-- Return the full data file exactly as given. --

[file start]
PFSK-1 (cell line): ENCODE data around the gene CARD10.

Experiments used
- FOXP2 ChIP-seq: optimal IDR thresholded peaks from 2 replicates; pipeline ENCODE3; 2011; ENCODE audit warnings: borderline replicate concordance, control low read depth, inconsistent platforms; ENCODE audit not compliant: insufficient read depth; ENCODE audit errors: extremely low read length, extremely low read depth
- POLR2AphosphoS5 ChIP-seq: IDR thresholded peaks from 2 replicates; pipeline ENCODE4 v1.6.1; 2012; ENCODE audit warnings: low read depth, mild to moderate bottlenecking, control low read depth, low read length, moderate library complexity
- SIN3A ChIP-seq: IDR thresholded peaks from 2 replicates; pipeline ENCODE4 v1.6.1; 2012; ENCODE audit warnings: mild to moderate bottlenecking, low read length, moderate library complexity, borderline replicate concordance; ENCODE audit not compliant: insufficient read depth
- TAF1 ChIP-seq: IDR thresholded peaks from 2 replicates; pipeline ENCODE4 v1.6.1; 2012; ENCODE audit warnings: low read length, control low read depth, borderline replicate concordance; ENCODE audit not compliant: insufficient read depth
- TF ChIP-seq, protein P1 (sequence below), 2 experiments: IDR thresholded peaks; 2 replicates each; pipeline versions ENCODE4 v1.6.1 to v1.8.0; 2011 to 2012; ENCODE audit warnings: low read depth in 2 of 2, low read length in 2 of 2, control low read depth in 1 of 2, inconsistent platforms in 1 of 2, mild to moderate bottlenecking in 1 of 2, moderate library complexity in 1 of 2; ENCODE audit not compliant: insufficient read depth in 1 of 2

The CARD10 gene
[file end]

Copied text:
PFSK-1 (cell line): ENCODE data around the gene CARD10.

Experiments used
- FOXP2 ChIP-seq: optimal IDR thresholded peaks from 2 replicates; pipeline ENCODE3; 2011; ENCODE audit warnings: borderline replicate concordance, control low read depth, inconsistent platforms; ENCODE audit not compliant: insufficient read depth; ENCODE audit errors: extremely low read length, extremely low read depth
- POLR2AphosphoS5 ChIP-seq: IDR thresholded peaks from 2 replicates; pipeline ENCODE4 v1.6.1; 2012; ENCODE audit warnings: low read depth, mild to moderate bottlenecking, control low read depth, low read length, moderate library complexity
- SIN3A ChIP-seq: IDR thresholded peaks from 2 replicates; pipeline ENCODE4 v1.6.1; 2012; ENCODE audit warnings: mild to moderate bottlenecking, low read length, moderate library complexity, borderline replicate concordance; ENCODE audit not compliant: insufficient read depth
- TAF1 ChIP-seq: IDR thresholded peaks from 2 replicates; pipeline ENCODE4 v1.6.1; 2012; ENCODE audit warnings: low read length, control low read depth, borderline replicate concordance; ENCODE audit not compliant: insufficient read depth
- TF ChIP-seq, protein P1 (sequence below), 2 experiments: IDR thresholded peaks; 2 replicates each; pipeline versions ENCODE4 v1.6.1 to v1.8.0; 2011 to 2012; ENCODE audit warnings: low read depth in 2 of 2, low read length in 2 of 2, control low read depth in 1 of 2, inconsistent platforms in 1 of 2, mild to moderate bottlenecking in 1 of 2, moderate library complexity in 1 of 2; ENCODE audit not compliant: insufficient read depth in 1 of 2

The CARD10 gene